Posts Tagged ‘yeast’

PYFF4

February 23rd, 2010

header-2

PYFF4-logo2Research on the physiology of yeasts and filamentous fungi is booming and scientific interest in these ‘lower’ eukaryotes continues to grow. Key drivers include their relevance for industrial biotechnology, food and pharmaceutical industries and their role as highly accessible eukaryotic models for systems biology.

Three previous, highly successful editions of the Physiology of Yeasts and Filamentous Fungi (PYFF) conferences in Hindsgavl (2001), Anglet (2004) and Helsinki (2007) have brought together researchers active at the frontline of research on yeasts and filamentous fungi. Since the Helsinki meeting, the field has seen further spectacular developments, including the sequencing and analysis of important yeast and filamentous fungal genomes, the introduction of single-cell approaches in fungal research and breakthrough results in metabolic engineering. PYFF4 will celebrate these scientific developments and, once again, provide a platform for exchange of concepts between the yeast and fungal research communities.

PYFF4 will be organized in a dynamic environment: the harbour City of Rotterdam, the Netherlands. The conference venue, the Rotterdam World Trade Center, is located in the city centre, with excellent accessibility (plane, train) and many hotels in the immediate vicinity. The social event, an evening boat tour through the harbour area with an onboard dinner, will provide ample opportunity to take in more than fungal physiology.

The conference will be held from Tuesday June 1 (evening reception) – Friday June 4, 2010.
The scientific programme covers 3 full days.

Unwrapping the genome of a protein µfactory

August 25th, 2009

PicpaThe methylotrophic yeast Pichia pastoris has become a highly successful system for the expression of heterologous genes. It is widely used for the production of recombinant proteins. Several factors have contributed to its rapid acceptance, the most important of which include (1) A promoter derived from the alcohol oxidase I (AOX1) gene of P. pastoris that is uniquely suited for the controlled expression of foreign genes, (2) The strong preference of P. pastoris for respiratory growth, a physiological feature that greatly facilitates its culturing at high cell densities relative to fermentative yeasts and (3) strains capable of human-type N-glycosylation are available increasing the utility of this ‘humanized’ yeast for biopharmaceutical production. In addition, P. pastoris is a widely used model organism for studying peroxisomal biogenesis and methanol assimilation.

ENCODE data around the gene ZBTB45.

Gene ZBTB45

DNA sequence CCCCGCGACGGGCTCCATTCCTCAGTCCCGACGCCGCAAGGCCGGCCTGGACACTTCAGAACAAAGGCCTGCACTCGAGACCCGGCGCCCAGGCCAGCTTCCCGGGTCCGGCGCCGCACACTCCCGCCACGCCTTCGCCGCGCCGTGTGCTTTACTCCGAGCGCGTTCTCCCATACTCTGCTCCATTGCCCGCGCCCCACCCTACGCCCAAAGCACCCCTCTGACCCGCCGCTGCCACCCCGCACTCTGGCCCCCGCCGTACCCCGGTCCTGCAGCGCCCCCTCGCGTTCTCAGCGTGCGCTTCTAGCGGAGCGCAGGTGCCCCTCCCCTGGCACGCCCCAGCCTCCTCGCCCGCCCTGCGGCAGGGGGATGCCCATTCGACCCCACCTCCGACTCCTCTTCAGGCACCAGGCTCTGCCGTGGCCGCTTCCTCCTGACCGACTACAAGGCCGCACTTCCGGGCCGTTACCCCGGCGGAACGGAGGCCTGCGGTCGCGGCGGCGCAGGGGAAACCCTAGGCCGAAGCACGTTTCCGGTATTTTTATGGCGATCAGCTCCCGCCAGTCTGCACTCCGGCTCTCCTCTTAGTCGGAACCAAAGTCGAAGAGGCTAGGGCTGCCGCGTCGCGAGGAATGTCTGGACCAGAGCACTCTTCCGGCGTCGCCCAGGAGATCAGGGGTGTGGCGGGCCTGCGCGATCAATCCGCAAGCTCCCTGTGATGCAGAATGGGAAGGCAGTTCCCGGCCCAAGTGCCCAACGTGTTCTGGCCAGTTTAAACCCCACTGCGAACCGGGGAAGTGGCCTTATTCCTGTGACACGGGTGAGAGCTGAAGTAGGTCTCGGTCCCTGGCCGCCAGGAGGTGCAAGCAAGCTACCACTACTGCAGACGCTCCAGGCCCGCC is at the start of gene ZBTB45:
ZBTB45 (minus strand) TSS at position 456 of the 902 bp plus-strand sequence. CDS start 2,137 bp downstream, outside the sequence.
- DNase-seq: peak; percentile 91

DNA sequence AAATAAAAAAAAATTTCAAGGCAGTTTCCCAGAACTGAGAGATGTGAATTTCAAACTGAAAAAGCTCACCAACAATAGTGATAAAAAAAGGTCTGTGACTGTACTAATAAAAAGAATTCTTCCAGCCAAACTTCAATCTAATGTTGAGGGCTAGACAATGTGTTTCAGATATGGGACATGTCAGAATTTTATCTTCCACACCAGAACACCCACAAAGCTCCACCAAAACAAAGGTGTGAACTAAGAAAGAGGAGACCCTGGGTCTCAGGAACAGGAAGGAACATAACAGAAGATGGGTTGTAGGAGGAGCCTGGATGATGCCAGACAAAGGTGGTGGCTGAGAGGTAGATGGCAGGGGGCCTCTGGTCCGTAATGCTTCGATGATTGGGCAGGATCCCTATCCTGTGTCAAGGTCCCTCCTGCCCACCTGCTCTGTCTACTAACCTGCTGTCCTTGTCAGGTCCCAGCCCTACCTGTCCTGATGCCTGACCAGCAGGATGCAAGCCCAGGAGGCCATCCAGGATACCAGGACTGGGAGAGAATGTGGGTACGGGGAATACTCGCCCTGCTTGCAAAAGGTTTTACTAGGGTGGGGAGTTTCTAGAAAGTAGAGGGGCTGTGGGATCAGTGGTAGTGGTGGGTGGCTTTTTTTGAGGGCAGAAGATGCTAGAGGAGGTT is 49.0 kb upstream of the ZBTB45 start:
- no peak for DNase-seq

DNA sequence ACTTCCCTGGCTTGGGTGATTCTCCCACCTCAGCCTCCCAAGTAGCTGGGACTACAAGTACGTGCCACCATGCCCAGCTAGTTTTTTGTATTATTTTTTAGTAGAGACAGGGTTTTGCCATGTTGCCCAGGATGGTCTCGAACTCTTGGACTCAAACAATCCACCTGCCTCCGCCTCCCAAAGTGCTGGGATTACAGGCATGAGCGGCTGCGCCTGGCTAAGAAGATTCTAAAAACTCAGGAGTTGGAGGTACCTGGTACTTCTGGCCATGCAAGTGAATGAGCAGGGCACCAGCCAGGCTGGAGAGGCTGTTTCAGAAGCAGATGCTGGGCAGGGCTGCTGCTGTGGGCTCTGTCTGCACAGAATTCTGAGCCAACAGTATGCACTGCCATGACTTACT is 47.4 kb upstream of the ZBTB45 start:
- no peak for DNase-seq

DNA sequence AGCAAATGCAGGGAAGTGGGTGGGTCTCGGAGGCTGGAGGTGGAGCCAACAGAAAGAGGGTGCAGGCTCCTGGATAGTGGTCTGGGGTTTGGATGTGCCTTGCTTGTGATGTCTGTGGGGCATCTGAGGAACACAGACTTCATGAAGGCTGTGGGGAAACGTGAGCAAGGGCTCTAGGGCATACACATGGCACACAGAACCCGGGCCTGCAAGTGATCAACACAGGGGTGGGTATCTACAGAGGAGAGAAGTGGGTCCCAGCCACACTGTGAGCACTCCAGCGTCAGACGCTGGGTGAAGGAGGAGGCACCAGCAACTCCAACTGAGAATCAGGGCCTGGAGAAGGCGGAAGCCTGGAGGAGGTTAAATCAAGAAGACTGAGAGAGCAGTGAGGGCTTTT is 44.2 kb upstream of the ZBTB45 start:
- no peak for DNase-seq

In the June issue of Nature Biotechnology, Nico Callewaert’s group (from Ghent VIB) published the genome sequence of P. pastoris. To my knowledge, this  is the first fungal genome published that has been assembled exclusively from ‘454 GS-FLX’ reads. Using this approach, they highly oversampled the genome (897,000, 20 times coverage) and generated 70,500 paired-end sequence tags, to enable the assembly of all but seven contigs into nine ‘supercontigs’ (plus the mitochondrial genome). The genome is organized in four chromosomes with a total estimated size of 9.4 Mbp and 5,313 protein-coding genes. To facilitate the ‘customization’ of novel strains for protein production, in-depth gene curations of genes involved in protein secretion, protein glycosylation and protein degradation were performed. The wealth of information generated by these genome sequence and annotation will likely facilitate the design of highly productive biopharmaceutical strains.

De Schutter, K., Lin, Y.-C., Tiels, P., Van Hecke, A., Glinka, S., Weber-Lehmann, J., Rouzé, P., Van de Peer, Y., Callewaert, L. (2009) Genome sequence of the recombinant protein production host Pichia pastoris, a methylotrophic yeast. Nature Biotechnology 27, 561 – 566.

Sequencing a winemaker’s nemesis

August 15th, 2009

verre de vinSeen on the JGI News feed: ‘Wineries have tried a number of different chemical mixtures to ward off infection [by contaminating micro-organisms], but none have proven fully effective. JGI and collaborators believes the genome [sequence] will provide answers on how Brettanomyces (Dekkera bruxellensis)) survives the initial battle with Saccharomyces, how it spreads so fast and, ultimately, on how to stop it.’

Brettanomyces, a yeast species, contaminates wine and corrupts the entire fermentation process leading to flavors best described as sweaty horse, manure, and burnt plastic, ruining a wine completely. This genome project will hopefully take the barnyard smell out of your glass of wine.